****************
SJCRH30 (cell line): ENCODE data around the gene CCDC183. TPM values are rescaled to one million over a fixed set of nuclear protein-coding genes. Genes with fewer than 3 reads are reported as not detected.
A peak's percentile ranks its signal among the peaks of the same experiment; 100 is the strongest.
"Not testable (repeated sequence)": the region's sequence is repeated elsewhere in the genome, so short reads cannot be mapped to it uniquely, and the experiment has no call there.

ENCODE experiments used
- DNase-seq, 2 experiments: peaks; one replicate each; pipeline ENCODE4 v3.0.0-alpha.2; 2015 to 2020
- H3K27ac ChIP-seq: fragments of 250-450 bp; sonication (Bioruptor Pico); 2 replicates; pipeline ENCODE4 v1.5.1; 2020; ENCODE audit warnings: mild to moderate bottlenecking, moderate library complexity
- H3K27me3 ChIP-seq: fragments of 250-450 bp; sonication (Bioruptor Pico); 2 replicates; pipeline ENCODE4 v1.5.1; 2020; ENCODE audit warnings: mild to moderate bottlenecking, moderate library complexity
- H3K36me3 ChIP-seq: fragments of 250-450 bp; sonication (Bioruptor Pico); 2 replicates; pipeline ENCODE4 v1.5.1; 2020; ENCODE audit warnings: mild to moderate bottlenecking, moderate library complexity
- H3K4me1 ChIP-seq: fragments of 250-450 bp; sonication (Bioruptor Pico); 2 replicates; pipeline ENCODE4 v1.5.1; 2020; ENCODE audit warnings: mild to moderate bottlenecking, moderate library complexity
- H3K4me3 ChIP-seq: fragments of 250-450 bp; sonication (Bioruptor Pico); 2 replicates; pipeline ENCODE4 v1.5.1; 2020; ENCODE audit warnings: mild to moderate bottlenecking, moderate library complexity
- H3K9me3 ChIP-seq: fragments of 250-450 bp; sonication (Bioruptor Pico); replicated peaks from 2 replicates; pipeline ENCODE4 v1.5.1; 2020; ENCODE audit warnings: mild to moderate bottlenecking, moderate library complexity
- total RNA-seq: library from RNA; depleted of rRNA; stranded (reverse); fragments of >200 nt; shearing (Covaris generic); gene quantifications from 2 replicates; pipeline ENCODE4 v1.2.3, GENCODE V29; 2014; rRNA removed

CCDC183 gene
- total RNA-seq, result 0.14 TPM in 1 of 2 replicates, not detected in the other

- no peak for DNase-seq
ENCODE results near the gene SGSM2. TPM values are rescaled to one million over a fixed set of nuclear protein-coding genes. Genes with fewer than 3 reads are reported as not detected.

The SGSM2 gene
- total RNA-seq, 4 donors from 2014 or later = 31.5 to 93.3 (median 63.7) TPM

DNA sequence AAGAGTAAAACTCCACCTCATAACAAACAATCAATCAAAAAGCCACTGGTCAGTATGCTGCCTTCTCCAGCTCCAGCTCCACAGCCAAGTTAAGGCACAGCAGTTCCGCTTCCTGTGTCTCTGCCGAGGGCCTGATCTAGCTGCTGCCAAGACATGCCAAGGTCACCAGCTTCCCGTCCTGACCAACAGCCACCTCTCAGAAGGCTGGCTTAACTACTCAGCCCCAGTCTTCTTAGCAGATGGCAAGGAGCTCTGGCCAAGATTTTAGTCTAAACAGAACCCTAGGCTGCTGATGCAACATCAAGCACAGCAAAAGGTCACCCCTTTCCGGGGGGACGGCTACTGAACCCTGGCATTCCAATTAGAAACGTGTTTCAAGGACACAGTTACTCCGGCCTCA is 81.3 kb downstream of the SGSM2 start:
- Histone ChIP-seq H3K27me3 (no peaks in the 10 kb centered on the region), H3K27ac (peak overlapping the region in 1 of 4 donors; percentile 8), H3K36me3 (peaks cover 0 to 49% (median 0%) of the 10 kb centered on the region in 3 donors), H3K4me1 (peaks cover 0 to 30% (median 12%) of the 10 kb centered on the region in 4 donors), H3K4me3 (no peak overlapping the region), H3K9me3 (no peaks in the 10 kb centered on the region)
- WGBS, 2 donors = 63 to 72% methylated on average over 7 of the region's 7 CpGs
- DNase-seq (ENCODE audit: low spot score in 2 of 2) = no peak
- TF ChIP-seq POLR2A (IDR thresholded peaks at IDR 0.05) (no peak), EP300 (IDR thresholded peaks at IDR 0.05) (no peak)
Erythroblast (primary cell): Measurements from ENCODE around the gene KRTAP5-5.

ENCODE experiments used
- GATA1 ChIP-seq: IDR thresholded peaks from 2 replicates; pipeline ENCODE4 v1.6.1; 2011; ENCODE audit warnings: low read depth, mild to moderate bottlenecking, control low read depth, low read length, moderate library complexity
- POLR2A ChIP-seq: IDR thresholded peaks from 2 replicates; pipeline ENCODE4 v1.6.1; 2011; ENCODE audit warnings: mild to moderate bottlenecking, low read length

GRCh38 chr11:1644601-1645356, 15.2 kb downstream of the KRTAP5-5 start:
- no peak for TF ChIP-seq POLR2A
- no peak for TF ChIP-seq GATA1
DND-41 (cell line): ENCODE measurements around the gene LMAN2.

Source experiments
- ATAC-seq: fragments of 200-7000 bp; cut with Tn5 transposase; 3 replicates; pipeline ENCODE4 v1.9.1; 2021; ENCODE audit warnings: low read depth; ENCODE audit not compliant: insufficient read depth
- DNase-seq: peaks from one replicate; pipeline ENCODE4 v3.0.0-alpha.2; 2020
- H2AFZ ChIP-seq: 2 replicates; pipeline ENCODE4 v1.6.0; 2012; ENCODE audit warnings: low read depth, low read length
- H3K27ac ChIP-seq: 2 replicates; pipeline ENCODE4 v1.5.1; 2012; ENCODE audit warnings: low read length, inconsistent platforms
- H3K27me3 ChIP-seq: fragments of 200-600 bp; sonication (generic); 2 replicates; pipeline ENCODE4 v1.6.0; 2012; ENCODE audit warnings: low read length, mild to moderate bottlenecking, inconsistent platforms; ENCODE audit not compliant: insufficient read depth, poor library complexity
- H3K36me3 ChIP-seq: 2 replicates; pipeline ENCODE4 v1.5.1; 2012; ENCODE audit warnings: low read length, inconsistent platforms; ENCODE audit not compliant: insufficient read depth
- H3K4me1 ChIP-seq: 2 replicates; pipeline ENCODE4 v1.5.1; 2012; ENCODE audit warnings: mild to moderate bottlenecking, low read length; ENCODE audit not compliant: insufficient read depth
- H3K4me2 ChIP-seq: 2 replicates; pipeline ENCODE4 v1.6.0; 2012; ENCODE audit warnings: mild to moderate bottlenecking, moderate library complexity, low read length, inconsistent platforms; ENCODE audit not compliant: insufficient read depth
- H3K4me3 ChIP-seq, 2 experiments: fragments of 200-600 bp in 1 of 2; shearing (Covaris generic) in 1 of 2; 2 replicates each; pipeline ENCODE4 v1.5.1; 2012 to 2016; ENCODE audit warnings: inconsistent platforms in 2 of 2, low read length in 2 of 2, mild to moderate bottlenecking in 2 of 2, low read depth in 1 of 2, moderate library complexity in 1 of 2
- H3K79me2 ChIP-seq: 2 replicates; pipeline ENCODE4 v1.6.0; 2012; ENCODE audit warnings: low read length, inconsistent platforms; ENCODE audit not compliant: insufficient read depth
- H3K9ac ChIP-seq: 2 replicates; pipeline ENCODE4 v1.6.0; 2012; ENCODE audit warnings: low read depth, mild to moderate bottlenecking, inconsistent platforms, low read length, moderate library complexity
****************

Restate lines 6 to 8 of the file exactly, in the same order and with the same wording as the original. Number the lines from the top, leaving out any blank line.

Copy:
- H3K27ac ChIP-seq: fragments of 250-450 bp; sonication (Bioruptor Pico); 2 replicates; pipeline ENCODE4 v1.5.1; 2020; ENCODE audit warnings: mild to moderate bottlenecking, moderate library complexity
- H3K27me3 ChIP-seq: fragments of 250-450 bp; sonication (Bioruptor Pico); 2 replicates; pipeline ENCODE4 v1.5.1; 2020; ENCODE audit warnings: mild to moderate bottlenecking, moderate library complexity
- H3K36me3 ChIP-seq: fragments of 250-450 bp; sonication (Bioruptor Pico); 2 replicates; pipeline ENCODE4 v1.5.1; 2020; ENCODE audit warnings: mild to moderate bottlenecking, moderate library complexity